NEW YORK — Kanye West doesn't do anything by half. At the Tribeca Cinemas Monday night, not only did he screen three different videos for the same song, "Jesus Walks," he let everyone know that money was a small price to pay to get his vision out there.
"This is a song that is very important to me," West told the crowd before admitting he'd actually wanted to do five videos for the song.
West had wanted Hype Williams to direct "Jesus Walks" but decided not to use the director because he'd heard that Jay-Z was thinking about using Hype for "99 Problems" (ultimately, that video was directed by Mark Romanek). Admitting to a bit of "big brother/little brother" competition with Hov, Kanye went with Michael Haussman for the first version of "Jesus Walks," budgeted at $600,000.
In that version, West preaches to a congregation from an altar while angels guide three people, who are embroiled in life's strife, to church. Kanye wasn't satisfied with that clip and convinced label head Dame Dash to shoot another, this one for $500,000. (West paid some of the costs for the second and third videos himself.)
The Chris Milk-helmed second version — probably the most visually riveting and undoubtedly the most controversial of the three — includes footage of drug dealers being pursued through the desert by cops, inmates on a chain gang tangling with guards, and a Ku Klux Klansman setting himself on fire while carrying a burning cross.
The much less expensive final clip, the most comical of the three, was shot in one day, guerrilla-style, in Chicago and depicts Jesus following Kanye from his house through the 'hood and to church. It was co-directed by West with Coodie and Chike of Channel Zero; the video premiers on MTV.com Wednesday (June 23 — click here to see it).
"All of them are groundbreaking," West said about the clips. "That song evokes so much emotion, and four minutes of imagery limits the ideas that you're supposed to give for the songs, so I had to do three. We're probably gonna put together a DVD [with all of them]."
Even though the song and its videos will probably push West's debut, The College Dropout, past the 2 million sales mark, he'll be the first to tell you that he had to work to score the opening slot on this summer's Usher tour (see [article id="1488182"]"On Kanye West's Plate: Usher Tour, Clothing Line And ... Black Jesus?"[/article]).
"You know I be coming up on TV and be saying a bunch of arrogant sh-- or whatever," he said. "But I'll tell you right now, I had my manager call his mama, I had my mama call his mama — I called and begged to get on this tour, 'cause I needed to be on that. When I tell people that [I'm going to be on the tour], they be like 'Damn! That's gonna be the tour of the summer.' "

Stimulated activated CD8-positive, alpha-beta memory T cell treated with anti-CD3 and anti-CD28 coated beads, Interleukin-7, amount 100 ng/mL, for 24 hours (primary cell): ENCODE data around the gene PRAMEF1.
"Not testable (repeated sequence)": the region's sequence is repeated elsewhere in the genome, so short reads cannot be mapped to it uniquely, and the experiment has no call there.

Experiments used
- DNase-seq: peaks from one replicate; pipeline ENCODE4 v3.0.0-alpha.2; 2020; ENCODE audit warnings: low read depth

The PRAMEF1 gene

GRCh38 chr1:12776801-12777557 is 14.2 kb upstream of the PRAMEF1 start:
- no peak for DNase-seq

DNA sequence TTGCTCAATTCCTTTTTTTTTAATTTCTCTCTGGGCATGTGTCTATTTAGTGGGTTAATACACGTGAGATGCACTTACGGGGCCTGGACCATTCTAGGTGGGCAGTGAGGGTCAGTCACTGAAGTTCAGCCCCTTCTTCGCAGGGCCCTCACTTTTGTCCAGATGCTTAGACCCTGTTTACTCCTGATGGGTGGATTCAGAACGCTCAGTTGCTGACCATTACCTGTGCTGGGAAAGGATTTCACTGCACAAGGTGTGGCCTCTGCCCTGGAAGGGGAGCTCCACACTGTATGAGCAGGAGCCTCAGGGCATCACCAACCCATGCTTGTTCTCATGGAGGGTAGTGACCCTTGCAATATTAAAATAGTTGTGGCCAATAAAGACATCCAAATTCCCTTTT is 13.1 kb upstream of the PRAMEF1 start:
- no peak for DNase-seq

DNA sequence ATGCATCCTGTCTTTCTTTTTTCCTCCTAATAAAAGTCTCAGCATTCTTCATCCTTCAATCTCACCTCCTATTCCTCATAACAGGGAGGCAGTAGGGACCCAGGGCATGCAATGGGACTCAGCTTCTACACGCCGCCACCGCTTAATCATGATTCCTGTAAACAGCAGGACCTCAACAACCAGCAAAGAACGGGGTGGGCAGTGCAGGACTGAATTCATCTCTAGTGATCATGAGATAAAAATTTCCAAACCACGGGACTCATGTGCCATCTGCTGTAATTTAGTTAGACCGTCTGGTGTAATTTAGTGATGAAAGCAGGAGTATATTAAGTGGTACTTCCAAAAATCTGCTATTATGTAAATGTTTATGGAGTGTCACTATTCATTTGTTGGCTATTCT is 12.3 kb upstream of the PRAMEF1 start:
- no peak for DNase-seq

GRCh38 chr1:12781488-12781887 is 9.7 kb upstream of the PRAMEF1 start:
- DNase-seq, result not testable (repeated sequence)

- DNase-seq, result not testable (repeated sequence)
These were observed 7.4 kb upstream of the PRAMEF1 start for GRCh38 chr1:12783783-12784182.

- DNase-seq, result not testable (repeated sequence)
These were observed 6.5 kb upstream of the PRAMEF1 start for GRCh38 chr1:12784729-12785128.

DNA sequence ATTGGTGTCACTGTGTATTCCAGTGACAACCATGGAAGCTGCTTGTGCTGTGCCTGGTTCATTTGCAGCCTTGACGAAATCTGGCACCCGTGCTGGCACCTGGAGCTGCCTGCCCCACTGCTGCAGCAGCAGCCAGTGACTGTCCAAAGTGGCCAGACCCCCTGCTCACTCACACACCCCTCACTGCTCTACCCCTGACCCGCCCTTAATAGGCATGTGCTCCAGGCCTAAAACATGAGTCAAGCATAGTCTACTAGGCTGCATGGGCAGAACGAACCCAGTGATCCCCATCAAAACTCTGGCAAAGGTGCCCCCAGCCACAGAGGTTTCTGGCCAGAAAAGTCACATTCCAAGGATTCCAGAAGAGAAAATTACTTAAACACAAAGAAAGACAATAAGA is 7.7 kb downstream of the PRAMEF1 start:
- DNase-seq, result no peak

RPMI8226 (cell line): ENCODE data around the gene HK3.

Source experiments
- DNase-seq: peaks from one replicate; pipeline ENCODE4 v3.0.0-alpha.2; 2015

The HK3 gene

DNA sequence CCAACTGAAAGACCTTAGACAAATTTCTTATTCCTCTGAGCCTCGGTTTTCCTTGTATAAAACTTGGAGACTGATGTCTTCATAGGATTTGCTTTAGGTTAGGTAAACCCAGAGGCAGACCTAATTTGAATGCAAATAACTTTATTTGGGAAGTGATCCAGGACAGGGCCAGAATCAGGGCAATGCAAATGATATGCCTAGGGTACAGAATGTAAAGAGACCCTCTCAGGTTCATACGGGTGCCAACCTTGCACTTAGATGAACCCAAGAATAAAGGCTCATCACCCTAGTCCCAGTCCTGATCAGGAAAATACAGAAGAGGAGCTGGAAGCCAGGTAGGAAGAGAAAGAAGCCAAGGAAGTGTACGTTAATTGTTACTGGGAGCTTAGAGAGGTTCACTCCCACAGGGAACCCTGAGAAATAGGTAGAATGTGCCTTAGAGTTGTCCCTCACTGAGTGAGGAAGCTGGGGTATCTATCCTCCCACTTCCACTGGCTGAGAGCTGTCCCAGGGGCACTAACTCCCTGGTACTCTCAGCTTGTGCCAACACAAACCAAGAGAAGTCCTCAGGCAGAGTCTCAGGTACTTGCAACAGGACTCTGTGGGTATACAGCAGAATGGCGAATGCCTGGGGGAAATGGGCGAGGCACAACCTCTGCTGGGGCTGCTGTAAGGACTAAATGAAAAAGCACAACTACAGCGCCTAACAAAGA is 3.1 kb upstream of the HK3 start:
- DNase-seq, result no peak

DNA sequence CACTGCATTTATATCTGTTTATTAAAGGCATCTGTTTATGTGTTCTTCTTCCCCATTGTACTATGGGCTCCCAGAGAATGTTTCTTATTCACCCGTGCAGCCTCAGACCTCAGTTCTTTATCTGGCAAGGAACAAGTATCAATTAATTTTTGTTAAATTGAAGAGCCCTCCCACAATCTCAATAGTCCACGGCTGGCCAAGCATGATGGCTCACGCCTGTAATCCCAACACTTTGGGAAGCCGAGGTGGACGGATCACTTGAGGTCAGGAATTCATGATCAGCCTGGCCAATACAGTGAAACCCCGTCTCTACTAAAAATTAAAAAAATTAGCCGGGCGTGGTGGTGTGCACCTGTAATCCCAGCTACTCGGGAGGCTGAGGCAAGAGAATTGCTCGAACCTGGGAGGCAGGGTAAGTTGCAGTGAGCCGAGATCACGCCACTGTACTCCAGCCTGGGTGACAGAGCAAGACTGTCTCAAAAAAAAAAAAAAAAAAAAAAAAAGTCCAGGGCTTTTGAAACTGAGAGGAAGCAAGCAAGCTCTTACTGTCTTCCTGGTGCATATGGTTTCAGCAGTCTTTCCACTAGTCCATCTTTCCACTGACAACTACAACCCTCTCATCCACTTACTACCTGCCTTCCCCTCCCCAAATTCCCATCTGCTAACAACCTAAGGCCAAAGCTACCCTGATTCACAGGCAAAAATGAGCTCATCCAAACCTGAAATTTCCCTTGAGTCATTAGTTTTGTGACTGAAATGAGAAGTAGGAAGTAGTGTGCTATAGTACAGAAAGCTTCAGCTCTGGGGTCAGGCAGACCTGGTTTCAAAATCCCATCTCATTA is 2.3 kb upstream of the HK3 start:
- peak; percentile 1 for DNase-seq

The Chi-Town native's reaction was even less inhibited. "I was dancing around the house like in 'The Five Heartbeats,' when they first heard their song on the radio," he said.
Fans can look forward to hearing a Kanye and Usher collaboration any day now: There's a remix of "Confessions, Pt. 2" on the radio and mixtapes that features Kanye, Twista and the incarcerated Shyne.
Kanye teased a little bit of his verse. "Damn, how did you bring it up/ How did it you break it down/ Man, you at the clinic?" He paused for a moment — "Ah, I ain't gonna give you all that, man" — before continuing. "I remember old girl, mm-hmmm, we met her on tour/ I see your baby dance good as hell. It's yours!"
The rapping producer has more than enough to keep his schedule filled through the end of the year. He wants to start on his next album, Late Registration, right after the Usher tour, and his clothing line, Mascott, may be hitting by the fall.
"I don't want to give too much away, but all I'm gonna say is I am real serious," he said about the line. "I go in with the designers and sit with the cat and do the colors. It's not something I am just signing off [on]. I went to art school and I've got a love for clothes. I'm not just trying to make clothes as something to make money. I go to the Polo store or Tommy Hilfiger and I [feel there's] something I want that they don't have; that's what I try to design."
Kanye also talked about his jewelry line, made in association with Jacob the Jeweler.
"People got confused that it's a religious line," he clarified. "I'm coming up with all different types of jewelry pieces. I came into the store and I was tired of everything I saw. The last good Jesus piece that was made was the one Biggie bought out. It was time to innovate."